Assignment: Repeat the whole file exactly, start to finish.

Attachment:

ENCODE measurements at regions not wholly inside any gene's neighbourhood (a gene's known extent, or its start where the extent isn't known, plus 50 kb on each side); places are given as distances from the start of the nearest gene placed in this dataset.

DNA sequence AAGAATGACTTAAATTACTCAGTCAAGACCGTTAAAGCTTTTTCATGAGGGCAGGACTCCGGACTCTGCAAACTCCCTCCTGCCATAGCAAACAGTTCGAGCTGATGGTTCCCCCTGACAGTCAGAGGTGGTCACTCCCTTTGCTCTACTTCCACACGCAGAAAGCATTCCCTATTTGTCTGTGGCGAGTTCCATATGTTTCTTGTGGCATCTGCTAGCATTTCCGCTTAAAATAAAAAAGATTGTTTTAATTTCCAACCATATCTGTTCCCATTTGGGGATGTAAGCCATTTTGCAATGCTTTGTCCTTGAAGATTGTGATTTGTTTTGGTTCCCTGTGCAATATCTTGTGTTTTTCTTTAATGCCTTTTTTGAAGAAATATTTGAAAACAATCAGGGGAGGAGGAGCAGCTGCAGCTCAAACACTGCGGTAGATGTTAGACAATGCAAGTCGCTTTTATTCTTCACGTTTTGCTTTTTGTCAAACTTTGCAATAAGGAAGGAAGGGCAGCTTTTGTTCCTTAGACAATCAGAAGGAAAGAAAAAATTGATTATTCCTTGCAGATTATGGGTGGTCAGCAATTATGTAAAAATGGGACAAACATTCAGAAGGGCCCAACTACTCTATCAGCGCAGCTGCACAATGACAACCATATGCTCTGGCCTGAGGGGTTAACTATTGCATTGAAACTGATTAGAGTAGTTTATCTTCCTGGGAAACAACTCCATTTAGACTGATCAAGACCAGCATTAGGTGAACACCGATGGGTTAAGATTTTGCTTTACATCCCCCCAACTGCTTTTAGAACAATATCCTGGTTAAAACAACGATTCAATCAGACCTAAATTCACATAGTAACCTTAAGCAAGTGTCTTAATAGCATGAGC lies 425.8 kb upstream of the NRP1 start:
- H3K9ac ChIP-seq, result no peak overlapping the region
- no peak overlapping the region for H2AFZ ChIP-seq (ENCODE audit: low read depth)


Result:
ENCODE measurements at regions not wholly inside any gene's neighbourhood (a gene's known extent, or its start where the extent isn't known, plus 50 kb on each side); places are given as distances from the start of the nearest gene placed in this dataset.

DNA sequence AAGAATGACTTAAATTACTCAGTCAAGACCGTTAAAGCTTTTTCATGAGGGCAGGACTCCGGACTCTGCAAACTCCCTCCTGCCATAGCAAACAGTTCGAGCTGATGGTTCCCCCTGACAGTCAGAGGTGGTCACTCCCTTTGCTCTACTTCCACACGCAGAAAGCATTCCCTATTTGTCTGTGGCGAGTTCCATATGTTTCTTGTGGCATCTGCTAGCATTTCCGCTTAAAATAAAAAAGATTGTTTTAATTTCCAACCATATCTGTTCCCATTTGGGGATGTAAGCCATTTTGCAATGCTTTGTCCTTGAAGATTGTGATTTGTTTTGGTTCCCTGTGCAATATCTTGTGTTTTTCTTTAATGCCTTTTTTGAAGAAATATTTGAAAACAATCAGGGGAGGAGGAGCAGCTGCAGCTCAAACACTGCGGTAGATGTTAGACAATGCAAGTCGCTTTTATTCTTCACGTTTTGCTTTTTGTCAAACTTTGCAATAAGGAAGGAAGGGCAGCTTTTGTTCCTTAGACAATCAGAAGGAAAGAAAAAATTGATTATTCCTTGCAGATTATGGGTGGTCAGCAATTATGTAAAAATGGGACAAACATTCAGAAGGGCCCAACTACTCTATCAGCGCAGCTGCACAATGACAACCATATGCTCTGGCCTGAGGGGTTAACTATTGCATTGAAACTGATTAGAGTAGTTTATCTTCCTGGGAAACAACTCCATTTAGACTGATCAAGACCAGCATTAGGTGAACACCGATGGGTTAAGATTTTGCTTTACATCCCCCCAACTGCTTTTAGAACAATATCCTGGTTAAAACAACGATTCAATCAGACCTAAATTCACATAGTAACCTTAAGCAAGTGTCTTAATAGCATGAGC lies 425.8 kb upstream of the NRP1 start:
- H3K9ac ChIP-seq, result no peak overlapping the region
- no peak overlapping the region for H2AFZ ChIP-seq (ENCODE audit: low read depth)